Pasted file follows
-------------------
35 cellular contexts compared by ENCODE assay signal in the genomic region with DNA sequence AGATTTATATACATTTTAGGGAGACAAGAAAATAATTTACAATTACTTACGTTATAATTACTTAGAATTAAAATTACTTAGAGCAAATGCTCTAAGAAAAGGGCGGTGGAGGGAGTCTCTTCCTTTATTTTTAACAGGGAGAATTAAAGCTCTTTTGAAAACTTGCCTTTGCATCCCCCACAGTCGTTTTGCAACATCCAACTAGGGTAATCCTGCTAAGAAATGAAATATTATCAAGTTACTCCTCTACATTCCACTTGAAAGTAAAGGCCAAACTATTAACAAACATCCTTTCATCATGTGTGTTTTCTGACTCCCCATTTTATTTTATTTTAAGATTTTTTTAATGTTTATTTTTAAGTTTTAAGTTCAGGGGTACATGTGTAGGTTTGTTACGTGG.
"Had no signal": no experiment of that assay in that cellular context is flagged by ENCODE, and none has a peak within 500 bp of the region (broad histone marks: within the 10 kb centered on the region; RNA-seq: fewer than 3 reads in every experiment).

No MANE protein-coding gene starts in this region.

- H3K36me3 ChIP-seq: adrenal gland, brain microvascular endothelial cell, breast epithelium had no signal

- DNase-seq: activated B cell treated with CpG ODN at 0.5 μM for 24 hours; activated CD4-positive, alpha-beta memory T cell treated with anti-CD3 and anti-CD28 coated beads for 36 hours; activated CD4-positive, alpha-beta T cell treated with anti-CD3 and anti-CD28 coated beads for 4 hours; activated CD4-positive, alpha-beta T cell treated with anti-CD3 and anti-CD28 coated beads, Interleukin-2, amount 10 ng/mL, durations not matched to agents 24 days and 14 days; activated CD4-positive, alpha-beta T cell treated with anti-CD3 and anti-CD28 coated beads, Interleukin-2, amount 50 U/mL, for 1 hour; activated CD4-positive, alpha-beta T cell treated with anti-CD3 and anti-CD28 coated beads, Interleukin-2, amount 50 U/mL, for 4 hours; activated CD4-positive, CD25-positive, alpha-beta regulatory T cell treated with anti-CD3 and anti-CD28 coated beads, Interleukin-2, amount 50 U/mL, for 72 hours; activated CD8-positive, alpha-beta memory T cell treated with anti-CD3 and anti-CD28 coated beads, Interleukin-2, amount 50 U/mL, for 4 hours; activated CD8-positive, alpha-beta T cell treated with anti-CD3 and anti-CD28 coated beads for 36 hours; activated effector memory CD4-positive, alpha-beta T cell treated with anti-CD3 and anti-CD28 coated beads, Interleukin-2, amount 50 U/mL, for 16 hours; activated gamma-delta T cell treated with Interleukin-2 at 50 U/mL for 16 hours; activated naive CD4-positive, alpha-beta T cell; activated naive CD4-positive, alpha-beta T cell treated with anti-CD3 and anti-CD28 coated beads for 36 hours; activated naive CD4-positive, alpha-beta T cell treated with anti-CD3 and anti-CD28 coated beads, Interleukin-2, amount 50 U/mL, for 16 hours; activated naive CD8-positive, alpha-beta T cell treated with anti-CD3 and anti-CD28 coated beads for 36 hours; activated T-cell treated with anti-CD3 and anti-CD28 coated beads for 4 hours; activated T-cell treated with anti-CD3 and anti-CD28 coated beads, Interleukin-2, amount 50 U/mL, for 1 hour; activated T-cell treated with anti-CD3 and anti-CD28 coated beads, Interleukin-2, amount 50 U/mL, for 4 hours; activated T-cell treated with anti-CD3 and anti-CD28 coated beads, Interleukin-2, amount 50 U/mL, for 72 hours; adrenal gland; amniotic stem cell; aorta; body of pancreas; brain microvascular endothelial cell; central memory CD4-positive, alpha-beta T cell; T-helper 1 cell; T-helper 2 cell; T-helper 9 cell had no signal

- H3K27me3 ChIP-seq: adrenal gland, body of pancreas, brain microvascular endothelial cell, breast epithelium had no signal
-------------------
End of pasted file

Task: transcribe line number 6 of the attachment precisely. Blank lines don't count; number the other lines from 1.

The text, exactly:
- H3K27me3 ChIP-seq: adrenal gland, body of pancreas, brain microvascular endothelial cell, breast epithelium had no signal